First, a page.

Chief Justice John Roberts stunned the nation by upholding the Affordable Care Actmore commonly known as Obamacare. But legal experts observed that the decision might prove a strategic defeat for progressives. Roberts grounded his decision on Congress's power to tax. He dismissed the claim that it is allowed under the Constitution's commerce clause, which has been the basis of virtually all federal regulationnow thrown in doubt.
In The Tough Luck Constitution and the Assault on Health Care Reform, Andrew Koppelman explains how the Court's conservatives embraced the arguments of a fringe libertarian legal movement bent on eviscerating the modern social welfare state. They instead advocate what Koppelman calls a "tough luck" philosophy: if you fall on hard times, too bad for you. He argues that the rule they proposedthat the government can't make citizens buy thingshas nothing to do with the Constitution, and that it is in fact useless to stop real abuses of power, as it was tailor-made to block this one law after its opponents had lost in the legislature. He goes on to dismantle the high court's construction of the commerce clause, arguing that it almost crippled America's ability to reverse rising health-care costs and shrinking access.
Koppelman also places the Affordable Care Act within a broader historical context. The Constitution was written to increase central power, he notes, after the failure of the Articles of Confederation. The Supreme Court's previous limitations on Congressional power have proved unfortunate: it has struck down anti-lynching laws, civil-rights protections, and declared that child-labor laws would end "all freedom of commerce, and . . . our system of government [would] be practically destroyed." Both somehow survived after the court revisited these precedents. Koppelman notes that the arguments used against Obamacare are radically newnot based on established constitutional principles.
Ranging from early constitutional history to potential consequences, this is the definitive postmortem of this landmark case.
|Publisher:||Oxford University Press|
|Product dimensions:||5.80(w) x 8.40(h) x 0.80(d)|
About the Author
Andrew Koppelman is John Paul Stevens Professor of Law, Northwestern University. His books include Defending American Religious Neutrality, A Right to Discriminate?, and The Gay Rights Question in Contemporary American Law.
Most Helpful Customer Reviews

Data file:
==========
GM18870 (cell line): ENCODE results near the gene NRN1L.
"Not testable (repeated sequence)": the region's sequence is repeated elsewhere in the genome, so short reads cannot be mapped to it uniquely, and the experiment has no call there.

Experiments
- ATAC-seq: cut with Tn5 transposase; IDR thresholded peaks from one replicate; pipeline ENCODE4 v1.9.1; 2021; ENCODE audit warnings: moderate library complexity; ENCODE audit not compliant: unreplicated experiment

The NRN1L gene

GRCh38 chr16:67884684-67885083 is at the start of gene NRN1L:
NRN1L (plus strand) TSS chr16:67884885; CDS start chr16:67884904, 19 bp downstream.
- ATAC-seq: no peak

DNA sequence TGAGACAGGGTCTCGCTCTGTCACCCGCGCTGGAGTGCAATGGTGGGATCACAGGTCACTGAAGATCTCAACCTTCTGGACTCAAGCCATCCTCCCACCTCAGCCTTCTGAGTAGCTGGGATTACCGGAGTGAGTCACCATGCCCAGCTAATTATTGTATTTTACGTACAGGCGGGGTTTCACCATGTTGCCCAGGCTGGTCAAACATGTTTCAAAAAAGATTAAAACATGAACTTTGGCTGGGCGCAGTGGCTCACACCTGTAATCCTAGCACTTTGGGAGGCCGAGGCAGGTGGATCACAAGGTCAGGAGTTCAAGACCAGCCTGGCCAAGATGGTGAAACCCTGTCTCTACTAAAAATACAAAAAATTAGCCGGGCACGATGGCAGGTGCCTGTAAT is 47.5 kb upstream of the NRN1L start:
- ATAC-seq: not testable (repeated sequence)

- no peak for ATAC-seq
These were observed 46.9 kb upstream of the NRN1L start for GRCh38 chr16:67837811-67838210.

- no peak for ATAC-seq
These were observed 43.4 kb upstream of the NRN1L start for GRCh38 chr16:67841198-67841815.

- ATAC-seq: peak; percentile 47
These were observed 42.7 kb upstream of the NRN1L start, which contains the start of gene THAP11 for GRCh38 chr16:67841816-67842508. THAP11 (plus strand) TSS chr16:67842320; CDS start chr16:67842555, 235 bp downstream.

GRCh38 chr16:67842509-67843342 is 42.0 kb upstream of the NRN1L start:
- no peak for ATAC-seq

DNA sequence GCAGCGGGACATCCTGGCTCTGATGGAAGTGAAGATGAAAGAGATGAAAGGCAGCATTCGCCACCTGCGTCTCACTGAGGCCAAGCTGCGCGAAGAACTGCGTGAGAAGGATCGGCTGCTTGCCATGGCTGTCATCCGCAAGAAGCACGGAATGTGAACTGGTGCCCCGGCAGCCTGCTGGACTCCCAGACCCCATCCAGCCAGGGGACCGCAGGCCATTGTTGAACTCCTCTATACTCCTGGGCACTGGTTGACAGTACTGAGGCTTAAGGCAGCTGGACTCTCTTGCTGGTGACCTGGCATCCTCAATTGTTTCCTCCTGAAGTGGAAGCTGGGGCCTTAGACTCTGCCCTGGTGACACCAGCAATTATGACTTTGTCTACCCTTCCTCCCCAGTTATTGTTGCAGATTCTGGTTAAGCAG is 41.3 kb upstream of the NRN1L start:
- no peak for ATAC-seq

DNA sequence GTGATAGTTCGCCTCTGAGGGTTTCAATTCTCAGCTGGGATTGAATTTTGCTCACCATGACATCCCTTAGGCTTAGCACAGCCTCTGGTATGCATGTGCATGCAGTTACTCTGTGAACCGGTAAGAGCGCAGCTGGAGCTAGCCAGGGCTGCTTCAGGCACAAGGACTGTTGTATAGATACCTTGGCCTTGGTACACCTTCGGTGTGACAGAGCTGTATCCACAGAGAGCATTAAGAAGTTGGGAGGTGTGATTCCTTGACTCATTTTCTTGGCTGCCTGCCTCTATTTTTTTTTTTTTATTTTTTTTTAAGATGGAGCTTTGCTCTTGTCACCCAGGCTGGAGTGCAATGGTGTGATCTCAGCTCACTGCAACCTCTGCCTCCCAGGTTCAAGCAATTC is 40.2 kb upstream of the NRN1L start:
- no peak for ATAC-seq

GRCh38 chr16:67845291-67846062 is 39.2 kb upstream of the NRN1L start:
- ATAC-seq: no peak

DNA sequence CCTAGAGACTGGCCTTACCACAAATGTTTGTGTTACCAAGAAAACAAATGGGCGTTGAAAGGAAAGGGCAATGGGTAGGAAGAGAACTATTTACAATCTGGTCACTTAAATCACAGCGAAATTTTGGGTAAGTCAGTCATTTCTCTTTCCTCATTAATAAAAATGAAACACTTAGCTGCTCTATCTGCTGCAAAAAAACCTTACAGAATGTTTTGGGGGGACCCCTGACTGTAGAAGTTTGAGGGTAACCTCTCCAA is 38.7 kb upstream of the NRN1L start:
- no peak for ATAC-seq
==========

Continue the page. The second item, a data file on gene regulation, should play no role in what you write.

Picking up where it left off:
This book concerns itself with the challenge to Obama's Affordable Healthcare Act (Obamacare) in the lower Federal Courts, and, primarily, in the Supreme Court. The information is often from a legal perspective which I, not being a lawyer, had a little trouble with. It is not, however, so dense as to be only written for people specializing in Constitutional Law. I was expecting a history of the whole range of opposition to Obamacare--right wing media, the Tea Party, Republican politicians, etc. What I got was just the legal arguments against the mandate for every citizent o purchase healthcare, and other aspects of the law as well. This turned out to be useful information and an interesting story all in and of itself. Just why did Justice Roberts go against all of his political instincts to uphold the law in general, and the mandate in particular? How could he agree with the main argument against the mandate, and yet still find it contitutional? Even Supreme Court specialists were confused and astounded by the ruling in this case, and a book shedding light on the case and its outcome is welcome. Though the author shows proper respect for opponent's arguments against Obamacare in the lower courts and the Supreme Court, the following statement near the end of Chapter Four is revealing of Koppelman's attitude towards the legal challenge to Obamacare: "Isn't it odd that the mandate, which a few years earlier was the Republican alternative to Clinton's health plan, suddenly became, once Obama supported it, an intolerable intrusion on a new, unenumerated liberty? May we not suspect that, if Obama had rejected the mandate and chosen a different mechanism, those wonderfully creative Republicans would have invented a different constitutional rule, which that mechanism would have violated?"